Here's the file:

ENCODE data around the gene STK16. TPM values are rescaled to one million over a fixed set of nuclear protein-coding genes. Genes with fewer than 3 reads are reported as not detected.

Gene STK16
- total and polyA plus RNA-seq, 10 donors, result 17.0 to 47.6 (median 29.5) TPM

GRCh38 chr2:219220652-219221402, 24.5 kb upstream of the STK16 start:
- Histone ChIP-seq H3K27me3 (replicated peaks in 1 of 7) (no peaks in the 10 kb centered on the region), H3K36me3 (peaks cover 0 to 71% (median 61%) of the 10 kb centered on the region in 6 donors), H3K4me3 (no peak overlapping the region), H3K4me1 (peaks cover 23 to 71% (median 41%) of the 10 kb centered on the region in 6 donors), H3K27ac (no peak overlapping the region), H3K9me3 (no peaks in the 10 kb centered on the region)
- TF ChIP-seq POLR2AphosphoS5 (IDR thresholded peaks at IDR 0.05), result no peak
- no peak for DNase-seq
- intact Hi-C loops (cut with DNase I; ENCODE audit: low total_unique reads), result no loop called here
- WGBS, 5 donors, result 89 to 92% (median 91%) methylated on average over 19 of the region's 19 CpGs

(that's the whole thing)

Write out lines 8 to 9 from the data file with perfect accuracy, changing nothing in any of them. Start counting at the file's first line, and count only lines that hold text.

- intact Hi-C loops (cut with DNase I; ENCODE audit: low total_unique reads), result no loop called here
- WGBS, 5 donors, result 89 to 92% (median 91%) methylated on average over 19 of the region's 19 CpGs